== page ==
The eyes became half moons, then narrowed to a thin slit. I rose, panting like a man exhausted with extreme and prolonged physical exertion.

The eyes were gone.

A mad impulse rushed into my brain to dash forward and touch the monster, to see if that dim, black form were really a thing of flesh and blood or some contrivance of the devil. I smile at that phrase as I write it now in my study, but I did not smile then. I was standing above my knees in the water, trembling from head to foot, divided between the impulse to go forward and the inclination to flee in terror.

I did neither; I stood still. I could see the thing with a fair amount of distinctness and forced my brain to take the record of my eyes. But I could make nothing of it.

I guessed at rather than saw a hideous head rolling from side to side at the end of a long and sinuous neck, and writhing, reptilian coils lashing the rock at the edge of the water, like the tentacles of an octopus, only many times larger. The body itself was larger than that of any animal I had ever seen, and blacker even than the darkness.

Suddenly the huge mass began to move slowly backward. The sharpness of the odor had ceased with the opening of the eyes, which did not reappear. I could dimly see its huge legs slowly rise and recede and again meet the ground. Soon the thing was barely discernible.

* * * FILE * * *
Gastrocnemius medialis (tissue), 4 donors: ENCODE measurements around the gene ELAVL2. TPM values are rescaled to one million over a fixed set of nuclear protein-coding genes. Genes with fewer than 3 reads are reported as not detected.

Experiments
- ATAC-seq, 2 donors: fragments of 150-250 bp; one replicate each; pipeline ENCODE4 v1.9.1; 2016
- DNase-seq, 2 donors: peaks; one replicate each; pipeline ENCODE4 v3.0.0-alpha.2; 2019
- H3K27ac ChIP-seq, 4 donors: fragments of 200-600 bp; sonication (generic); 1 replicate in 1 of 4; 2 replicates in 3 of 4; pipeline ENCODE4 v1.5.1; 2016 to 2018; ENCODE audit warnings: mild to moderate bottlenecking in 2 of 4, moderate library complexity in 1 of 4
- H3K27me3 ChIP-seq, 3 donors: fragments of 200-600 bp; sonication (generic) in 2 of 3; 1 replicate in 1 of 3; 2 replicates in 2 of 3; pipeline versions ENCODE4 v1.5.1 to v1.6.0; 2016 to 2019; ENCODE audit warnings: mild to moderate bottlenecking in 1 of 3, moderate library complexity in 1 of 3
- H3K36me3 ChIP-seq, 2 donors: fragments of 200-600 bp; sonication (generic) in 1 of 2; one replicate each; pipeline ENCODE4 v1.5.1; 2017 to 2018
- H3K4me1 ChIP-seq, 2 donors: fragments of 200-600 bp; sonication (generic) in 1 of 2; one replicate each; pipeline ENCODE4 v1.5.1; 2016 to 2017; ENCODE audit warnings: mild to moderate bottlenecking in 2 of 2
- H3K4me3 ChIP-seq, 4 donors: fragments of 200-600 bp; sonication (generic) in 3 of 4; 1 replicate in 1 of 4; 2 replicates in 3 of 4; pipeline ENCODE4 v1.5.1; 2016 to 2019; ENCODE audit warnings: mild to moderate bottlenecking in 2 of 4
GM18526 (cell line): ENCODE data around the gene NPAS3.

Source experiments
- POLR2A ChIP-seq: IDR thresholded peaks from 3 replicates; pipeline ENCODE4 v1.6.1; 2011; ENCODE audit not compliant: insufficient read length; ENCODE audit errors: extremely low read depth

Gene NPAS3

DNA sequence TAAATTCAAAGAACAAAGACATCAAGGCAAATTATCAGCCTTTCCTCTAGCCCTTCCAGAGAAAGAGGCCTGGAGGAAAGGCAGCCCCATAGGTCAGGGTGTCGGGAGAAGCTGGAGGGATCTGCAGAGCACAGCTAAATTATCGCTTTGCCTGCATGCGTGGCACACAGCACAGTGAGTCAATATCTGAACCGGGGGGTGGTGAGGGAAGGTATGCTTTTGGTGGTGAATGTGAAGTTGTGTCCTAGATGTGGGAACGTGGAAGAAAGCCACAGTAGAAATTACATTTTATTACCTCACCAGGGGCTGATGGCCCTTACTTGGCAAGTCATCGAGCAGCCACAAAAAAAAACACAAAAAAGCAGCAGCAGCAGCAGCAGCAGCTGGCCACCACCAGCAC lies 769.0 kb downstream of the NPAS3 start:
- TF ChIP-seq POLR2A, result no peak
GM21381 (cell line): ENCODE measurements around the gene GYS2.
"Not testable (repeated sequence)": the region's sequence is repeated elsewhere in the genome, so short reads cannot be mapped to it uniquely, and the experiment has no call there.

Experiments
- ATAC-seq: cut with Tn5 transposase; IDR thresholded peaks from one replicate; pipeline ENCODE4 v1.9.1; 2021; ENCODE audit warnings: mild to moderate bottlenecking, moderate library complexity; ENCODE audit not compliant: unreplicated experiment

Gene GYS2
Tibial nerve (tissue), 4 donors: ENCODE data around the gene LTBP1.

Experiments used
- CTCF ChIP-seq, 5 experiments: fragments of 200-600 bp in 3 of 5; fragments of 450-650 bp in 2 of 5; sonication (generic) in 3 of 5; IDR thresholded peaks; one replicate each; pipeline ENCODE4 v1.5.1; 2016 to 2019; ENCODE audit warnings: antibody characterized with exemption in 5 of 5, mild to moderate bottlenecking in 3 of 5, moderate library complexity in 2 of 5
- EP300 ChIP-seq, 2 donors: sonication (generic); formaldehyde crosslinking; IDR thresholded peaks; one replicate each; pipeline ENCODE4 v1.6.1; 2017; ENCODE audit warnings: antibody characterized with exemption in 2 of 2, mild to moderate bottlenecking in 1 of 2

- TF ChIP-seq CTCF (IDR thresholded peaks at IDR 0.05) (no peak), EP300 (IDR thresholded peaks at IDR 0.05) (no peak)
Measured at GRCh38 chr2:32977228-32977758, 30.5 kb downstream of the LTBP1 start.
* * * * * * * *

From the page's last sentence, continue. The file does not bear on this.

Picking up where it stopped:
I took a step forward as though to follow; but the strength of the current warned me of the danger of proceeding farther, and, besides, I feared every moment to see the lids again raised from the terrible eyes. The thought attacked my brain with horror, and I turned and fled in a sudden panic to the rear, calling to Harry and Desiree.

They met me at the edge of the stream, and their eyes told me that they read in my face what had happened, though they had seen nothing.

"You—you saw it—" Harry stammered.

I nodded, scarcely able to speak.

"Then—perhaps now—"

"Yes," I interposed. "Let's get out of here. It's horrible. And yet how can we go? I can hardly stand."

But Harry was now the one who argued for delay, saying that our retreat was the safest place we could find, and that we should wait at least until I had had time to recover from the strain of the last half-hour. Realizing that in my weakened condition I would be a hindrance to them rather than a help, I consented. Besides, if the thing reappeared I could avoid it as Harry and Desiree had done.

"What is it?" Harry asked presently.

We were sitting side by side, well up against the wall. It was an abrupt question, with no apparent pertinence, but I understood.

"Heaven knows!" I answered shortly. I was none too pleased with myself.

"But it must be something. Is it an animal?"

"Do you remember," I asked by way of answer, "a treatise of Aristotle concerning which we had a discussion one day? Its subject was the hypnotic power possessed by the eyes of certain reptiles. I laughed the idea to scorn; you maintained that it was possible. Well, I agree with you; and I'd like to have about a dozen of our modern skeptical scientists in this cave with me for about five minutes."

"But what is it? A reptile!" Harry exclaimed. "The thing is as big as a house!"